Today I'm interviewing Prissy Elrod, author of Far Outside the Ordinary, and asking her some general random sorts of questions.
o What’s a typical day like for you?
My typical day is never typical. Having my entire family, blessedly circling my home, it is hard to be sure what each day will bring. I like to start my day with my mouth stretched in a yawn, sipping four shots of espresso…in that order.
o What do you consider your greatest accomplishment?
Hands down, my two beautiful daughters, Garrett and Sara Britton. They have always been my greatest accomplishment. Lucky me!
o Do you have any collections?
o I have a collection of porcelain dolls that are hand painted, fire glazed and dressed in vintage clothes, their stitches hand rolled and whipped in French style. I made them for my little girls when they were very young, signed their names and mine on the back of the dolls’ heads. They are encased in an eight-foot mahogany and glass armoire.
o What are your hobbies?
o I’m an artist so I love painting. My writing is threatened by my painting and vice versa.
o Are there any skills you’d like to learn?
o OMG, are you kidding? I want to learn everything. I would love to relearn the piano, learn how to play the harp, violin and perhaps become a better dancer.
I understand this. There are so many things I want to learn too!
o What’s your favorite word?
o What’s your least favorite word?
o What sound do you love?
o Birds singing their mating song.
o What sound do you hate?
o Dentist drilling next to my ear. Yikes!
This makes me tremble. Just the idea of it is enough to make my stomach churn.
o What’s your favorite curse word?
o Crap! Is that even a curse word?
o What profession other than yours would you like to attempt?
That certainly is different from a "creative" standpoint.
o What profession would you not like to do?
o Septic tank cleaner
o Dog or cat person?
o Coffee or tea?
o City or country?
o City for sure
o Star Wars or Star Trek?
o Star Wars
o Buffy, Angel or Firefly?
o Pirate or ninja?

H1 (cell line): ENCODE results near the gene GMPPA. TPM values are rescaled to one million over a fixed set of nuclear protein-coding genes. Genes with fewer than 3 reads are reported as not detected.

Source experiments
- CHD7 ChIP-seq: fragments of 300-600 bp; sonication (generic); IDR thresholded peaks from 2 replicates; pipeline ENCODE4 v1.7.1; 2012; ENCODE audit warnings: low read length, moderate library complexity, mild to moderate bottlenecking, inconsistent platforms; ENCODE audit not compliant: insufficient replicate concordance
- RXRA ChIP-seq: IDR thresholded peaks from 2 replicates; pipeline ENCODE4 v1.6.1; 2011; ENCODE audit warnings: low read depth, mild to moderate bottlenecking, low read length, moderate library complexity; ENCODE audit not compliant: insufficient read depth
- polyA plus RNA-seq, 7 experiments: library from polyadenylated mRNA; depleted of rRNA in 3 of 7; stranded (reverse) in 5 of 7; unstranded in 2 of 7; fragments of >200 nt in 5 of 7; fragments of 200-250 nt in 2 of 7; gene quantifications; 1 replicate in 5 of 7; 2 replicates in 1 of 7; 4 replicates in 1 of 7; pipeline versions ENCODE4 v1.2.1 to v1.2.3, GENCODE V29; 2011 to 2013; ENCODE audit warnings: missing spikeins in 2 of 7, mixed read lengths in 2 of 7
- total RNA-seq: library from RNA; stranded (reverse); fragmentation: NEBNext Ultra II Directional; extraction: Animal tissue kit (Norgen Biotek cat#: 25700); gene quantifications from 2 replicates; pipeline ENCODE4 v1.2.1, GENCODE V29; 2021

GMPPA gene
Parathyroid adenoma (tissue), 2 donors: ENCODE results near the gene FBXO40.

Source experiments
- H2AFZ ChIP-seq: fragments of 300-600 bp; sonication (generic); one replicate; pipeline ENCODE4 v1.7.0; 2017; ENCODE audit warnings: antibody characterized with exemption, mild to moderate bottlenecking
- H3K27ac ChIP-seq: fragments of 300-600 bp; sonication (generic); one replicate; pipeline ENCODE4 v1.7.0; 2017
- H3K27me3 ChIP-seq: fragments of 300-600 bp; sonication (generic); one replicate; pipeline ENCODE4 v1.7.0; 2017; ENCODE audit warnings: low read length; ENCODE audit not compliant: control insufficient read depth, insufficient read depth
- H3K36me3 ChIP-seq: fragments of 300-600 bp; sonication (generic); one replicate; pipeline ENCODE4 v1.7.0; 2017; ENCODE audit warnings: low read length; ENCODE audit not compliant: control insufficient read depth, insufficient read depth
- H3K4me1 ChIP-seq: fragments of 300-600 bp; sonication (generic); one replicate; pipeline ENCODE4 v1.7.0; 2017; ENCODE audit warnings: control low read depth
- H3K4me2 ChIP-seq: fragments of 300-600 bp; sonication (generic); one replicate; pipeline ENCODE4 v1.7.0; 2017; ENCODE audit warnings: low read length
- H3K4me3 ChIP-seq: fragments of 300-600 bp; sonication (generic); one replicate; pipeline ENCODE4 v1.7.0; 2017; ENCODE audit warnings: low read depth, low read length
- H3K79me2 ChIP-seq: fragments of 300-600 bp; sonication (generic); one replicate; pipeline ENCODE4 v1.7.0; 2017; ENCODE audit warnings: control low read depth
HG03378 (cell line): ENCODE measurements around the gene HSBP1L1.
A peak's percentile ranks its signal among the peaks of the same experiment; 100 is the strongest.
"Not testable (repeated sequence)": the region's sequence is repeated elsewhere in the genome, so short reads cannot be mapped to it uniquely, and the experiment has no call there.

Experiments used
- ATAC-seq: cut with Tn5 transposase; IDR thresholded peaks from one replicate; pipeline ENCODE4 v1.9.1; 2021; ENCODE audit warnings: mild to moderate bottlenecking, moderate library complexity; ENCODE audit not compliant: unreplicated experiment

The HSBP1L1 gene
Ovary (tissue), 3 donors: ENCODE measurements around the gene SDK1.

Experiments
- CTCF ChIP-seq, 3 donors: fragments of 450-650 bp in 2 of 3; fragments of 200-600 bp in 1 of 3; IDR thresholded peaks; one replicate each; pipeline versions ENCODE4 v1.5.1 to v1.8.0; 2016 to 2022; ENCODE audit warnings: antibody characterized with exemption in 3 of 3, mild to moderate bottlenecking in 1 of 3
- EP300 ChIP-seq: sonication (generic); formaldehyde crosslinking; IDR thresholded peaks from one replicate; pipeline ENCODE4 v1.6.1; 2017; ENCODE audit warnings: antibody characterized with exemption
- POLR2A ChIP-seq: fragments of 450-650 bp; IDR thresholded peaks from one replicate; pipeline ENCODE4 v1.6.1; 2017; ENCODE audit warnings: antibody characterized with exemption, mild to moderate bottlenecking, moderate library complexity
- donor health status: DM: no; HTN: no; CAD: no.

o Pirate, I think
o Morning or night person?
o Most definitely NIGHT.
o Procrastinator or get things done early?
o Early….well, I try.
o Introvert or Extrovert?
o Extrovert times 1000%
I certainly understand this!! ha
o What do you like best about writing?
o Thinking, weaving the words, emptying my soul.
That's a very apt way of putting it - 'emptying my soul'. I don't believe many people understand that this is truly what it is. It isn't just words on a page. It's our soul laid bare.
o What do you like least?
o My posture after sitting for hours in front of the computer.
o Do you have a day job aside from writing?
o No, but it might be easier if I did. Not having a “job” marks you as available to everyone in your life. I am pulled in every direction, every day.
I know what you mean. However, trust me, even with the day job, people will still think your designated writing time is somehow less than important.
o If you were a book, which book would you be – and why?
o Help Thanks Wow by Anne Lamott. They are the three essential prayers everyone needs to get them through anything and everything. It pretty much sums it all up to me/for me in 100 pages of beautiful narrative.
o If you were a song, which song would you be – and why?
o Wonderful World by Louis Armstrong. Because life is wonderful, despite the pain.
o Have you heard a song that reminds you of someone today? If so, what was it and why?
o This Too Shall Pass by Tyler Stenson. My daughter was having a bad day at work. It reminded me of her day.
Book Related Questions
So you’ve recently written a memoir, Far Outside the Ordinary – tell us more about that.